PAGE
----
Janice Kennedy, Falkirk’s street ambassador who helps small local businesses with day-to-day issues, is happy about the impact of the two national landmarks.
“I would say definitely as a tourist attraction, the town is busier and it’s good for the businesses, it’s good for everybody. And it’s nice to see and speak to people from other countries. And tell them a bit of local history because Falkirk… it’s got a lot of history, as well.” Kennedy said.
However, Scott sees it differently.
“People come in, and they go to see the wheel, and they think, ‘this is great.’ And then they get in a bus, a coach, and they get taken down the road to see the Kelpies.” Scott said. “Then they go home, they go to the hotel, and they don’t come to the town. You know, they miss Falkirk altogether, really.”
“It’s great that they do come, but that doesn’t help the town to develop,” Scott said.
So far, many locals have taken advantage of the newly-cleaned waters and greenery surrounding the wheel. For some, jogging and walking their dogs along the towpath and biking on the hill behind the Falkirk Wheel have become daily rituals.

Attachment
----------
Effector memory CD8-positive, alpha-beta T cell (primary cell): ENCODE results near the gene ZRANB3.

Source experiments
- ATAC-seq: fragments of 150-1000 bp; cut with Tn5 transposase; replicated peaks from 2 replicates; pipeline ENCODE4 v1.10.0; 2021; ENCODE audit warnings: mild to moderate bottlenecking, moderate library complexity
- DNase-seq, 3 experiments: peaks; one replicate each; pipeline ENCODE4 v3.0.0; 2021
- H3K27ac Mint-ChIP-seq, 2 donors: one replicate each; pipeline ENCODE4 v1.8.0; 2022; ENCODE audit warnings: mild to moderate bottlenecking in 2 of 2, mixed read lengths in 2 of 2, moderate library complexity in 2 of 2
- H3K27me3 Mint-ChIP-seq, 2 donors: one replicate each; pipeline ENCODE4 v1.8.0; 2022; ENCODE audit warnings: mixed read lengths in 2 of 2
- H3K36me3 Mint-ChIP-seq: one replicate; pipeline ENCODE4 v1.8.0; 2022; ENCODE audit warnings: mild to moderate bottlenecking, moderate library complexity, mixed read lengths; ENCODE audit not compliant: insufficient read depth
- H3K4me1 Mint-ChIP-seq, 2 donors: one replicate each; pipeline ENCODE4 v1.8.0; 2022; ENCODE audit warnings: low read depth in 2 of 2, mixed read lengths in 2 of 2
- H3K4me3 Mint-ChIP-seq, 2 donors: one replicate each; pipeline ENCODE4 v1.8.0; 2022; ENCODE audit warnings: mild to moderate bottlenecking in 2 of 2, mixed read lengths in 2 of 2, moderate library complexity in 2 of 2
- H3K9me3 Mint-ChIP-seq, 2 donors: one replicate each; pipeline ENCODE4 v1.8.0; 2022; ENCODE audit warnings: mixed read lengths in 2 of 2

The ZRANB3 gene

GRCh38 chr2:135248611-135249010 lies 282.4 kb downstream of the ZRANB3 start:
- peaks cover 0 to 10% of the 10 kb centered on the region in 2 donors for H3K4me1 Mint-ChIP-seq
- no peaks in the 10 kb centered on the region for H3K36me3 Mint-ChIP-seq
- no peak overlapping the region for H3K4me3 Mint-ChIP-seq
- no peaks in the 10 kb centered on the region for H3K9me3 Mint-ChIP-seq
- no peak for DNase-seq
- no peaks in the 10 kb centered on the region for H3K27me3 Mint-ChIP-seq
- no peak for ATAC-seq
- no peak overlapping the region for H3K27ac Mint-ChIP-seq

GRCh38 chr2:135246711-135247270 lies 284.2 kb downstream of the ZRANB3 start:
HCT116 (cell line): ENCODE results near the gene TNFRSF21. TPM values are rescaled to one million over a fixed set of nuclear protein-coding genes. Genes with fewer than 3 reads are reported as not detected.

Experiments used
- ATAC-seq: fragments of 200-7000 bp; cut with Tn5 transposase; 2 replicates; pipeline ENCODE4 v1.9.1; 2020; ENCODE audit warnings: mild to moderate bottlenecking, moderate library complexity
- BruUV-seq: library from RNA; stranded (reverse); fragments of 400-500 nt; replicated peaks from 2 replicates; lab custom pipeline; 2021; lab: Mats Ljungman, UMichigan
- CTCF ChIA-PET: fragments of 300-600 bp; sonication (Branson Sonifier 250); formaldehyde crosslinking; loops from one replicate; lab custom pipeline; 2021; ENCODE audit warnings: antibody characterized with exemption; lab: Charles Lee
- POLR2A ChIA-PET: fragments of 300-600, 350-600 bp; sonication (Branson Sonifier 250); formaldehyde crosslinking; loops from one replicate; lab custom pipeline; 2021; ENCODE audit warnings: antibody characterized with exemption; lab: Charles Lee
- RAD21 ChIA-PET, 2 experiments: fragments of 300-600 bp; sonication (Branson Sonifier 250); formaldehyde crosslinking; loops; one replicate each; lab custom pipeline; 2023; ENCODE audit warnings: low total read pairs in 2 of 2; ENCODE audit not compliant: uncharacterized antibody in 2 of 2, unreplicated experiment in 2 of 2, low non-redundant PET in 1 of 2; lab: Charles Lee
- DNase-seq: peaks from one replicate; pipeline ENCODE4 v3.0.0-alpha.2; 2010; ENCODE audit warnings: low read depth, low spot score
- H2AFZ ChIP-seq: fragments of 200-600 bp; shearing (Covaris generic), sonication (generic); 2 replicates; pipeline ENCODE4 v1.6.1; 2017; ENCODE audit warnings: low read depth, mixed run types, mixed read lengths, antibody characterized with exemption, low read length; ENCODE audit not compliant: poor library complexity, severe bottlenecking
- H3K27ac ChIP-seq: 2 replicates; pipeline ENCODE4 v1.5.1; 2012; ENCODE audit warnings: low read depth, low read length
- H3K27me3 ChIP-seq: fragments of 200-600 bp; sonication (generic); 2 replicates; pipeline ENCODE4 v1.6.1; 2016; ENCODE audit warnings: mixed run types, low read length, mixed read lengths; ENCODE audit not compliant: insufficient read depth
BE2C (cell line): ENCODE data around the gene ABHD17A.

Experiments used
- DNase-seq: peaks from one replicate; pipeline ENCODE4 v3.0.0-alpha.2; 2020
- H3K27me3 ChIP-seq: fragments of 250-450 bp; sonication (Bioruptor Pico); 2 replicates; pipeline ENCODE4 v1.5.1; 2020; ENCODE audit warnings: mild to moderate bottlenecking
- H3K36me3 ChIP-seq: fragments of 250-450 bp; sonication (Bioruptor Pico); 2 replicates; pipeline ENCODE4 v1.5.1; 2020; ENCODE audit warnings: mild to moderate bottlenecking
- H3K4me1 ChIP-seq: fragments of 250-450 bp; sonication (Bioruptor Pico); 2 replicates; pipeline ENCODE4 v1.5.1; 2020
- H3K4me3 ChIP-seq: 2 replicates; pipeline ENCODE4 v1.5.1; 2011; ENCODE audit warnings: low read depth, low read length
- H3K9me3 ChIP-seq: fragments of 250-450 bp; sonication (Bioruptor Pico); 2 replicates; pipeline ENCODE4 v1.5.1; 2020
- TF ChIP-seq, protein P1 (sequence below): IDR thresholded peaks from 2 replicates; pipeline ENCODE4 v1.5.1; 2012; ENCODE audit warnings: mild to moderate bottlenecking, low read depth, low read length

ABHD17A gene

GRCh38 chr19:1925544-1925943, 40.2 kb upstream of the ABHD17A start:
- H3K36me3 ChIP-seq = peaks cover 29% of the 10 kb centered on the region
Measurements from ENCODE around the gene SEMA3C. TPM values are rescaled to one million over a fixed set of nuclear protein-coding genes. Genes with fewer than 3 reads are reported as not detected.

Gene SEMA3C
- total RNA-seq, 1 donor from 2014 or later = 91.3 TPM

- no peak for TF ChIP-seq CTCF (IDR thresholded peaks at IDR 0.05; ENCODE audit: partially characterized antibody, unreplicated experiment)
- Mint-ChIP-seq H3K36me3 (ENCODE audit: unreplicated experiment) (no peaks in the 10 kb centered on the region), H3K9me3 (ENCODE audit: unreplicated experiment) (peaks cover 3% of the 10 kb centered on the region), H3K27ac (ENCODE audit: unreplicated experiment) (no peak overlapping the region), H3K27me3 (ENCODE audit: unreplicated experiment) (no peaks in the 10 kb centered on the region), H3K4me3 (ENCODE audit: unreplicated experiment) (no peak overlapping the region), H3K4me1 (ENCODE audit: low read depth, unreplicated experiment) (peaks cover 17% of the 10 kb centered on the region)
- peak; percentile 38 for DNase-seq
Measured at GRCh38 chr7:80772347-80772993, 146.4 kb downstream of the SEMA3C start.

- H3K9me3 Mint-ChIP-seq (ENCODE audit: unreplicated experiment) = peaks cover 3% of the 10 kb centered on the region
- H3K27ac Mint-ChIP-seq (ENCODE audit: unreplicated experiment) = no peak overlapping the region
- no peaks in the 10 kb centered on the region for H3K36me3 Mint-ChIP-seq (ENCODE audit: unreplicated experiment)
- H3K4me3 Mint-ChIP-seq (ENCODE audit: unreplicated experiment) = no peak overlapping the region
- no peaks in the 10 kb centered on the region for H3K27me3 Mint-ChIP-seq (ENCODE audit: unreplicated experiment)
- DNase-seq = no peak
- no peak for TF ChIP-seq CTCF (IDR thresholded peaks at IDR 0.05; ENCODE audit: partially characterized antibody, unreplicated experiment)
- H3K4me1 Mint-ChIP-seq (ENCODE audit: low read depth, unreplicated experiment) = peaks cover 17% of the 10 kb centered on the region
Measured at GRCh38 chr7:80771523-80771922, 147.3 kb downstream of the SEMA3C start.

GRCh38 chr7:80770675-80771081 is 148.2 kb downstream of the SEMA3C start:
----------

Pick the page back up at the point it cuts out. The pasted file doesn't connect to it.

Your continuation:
Lesley Banks is Scottish Canal’s first Artist in Residence. She walked the five canals in Scotland as a part of her project to capture the waterways in paintings.
“There’s quite an etiquette in the towpath that most people are there for a reason, whether it’s running, walking, walking the dog, fishing. And so most people do engage with you,” Banks said, “I think it’s really good for your mental health to walk along the canal.”